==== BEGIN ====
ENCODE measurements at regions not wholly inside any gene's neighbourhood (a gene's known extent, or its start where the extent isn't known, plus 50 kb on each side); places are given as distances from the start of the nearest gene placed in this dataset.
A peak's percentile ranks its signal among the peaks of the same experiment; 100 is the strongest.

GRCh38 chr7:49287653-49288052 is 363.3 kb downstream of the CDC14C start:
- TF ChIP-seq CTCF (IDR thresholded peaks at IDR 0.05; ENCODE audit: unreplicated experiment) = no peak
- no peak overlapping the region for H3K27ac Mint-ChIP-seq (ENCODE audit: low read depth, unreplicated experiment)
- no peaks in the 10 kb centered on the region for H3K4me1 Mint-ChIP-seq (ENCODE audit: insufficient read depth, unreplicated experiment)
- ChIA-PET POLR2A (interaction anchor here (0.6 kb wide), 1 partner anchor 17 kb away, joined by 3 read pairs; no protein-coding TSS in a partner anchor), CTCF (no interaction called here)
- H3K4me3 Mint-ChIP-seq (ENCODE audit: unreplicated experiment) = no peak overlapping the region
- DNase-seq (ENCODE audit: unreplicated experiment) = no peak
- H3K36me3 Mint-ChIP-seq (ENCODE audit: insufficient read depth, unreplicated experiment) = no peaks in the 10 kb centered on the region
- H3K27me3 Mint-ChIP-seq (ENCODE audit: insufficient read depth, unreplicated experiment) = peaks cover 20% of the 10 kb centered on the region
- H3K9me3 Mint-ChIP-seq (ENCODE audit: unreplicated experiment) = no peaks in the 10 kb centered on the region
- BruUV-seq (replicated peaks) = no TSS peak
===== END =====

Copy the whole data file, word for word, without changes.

ENCODE measurements at regions not wholly inside any gene's neighbourhood (a gene's known extent, or its start where the extent isn't known, plus 50 kb on each side); places are given as distances from the start of the nearest gene placed in this dataset.
A peak's percentile ranks its signal among the peaks of the same experiment; 100 is the strongest.

GRCh38 chr7:49287653-49288052 is 363.3 kb downstream of the CDC14C start:
- TF ChIP-seq CTCF (IDR thresholded peaks at IDR 0.05; ENCODE audit: unreplicated experiment) = no peak
- no peak overlapping the region for H3K27ac Mint-ChIP-seq (ENCODE audit: low read depth, unreplicated experiment)
- no peaks in the 10 kb centered on the region for H3K4me1 Mint-ChIP-seq (ENCODE audit: insufficient read depth, unreplicated experiment)
- ChIA-PET POLR2A (interaction anchor here (0.6 kb wide), 1 partner anchor 17 kb away, joined by 3 read pairs; no protein-coding TSS in a partner anchor), CTCF (no interaction called here)
- H3K4me3 Mint-ChIP-seq (ENCODE audit: unreplicated experiment) = no peak overlapping the region
- DNase-seq (ENCODE audit: unreplicated experiment) = no peak
- H3K36me3 Mint-ChIP-seq (ENCODE audit: insufficient read depth, unreplicated experiment) = no peaks in the 10 kb centered on the region
- H3K27me3 Mint-ChIP-seq (ENCODE audit: insufficient read depth, unreplicated experiment) = peaks cover 20% of the 10 kb centered on the region
- H3K9me3 Mint-ChIP-seq (ENCODE audit: unreplicated experiment) = no peaks in the 10 kb centered on the region
- BruUV-seq (replicated peaks) = no TSS peak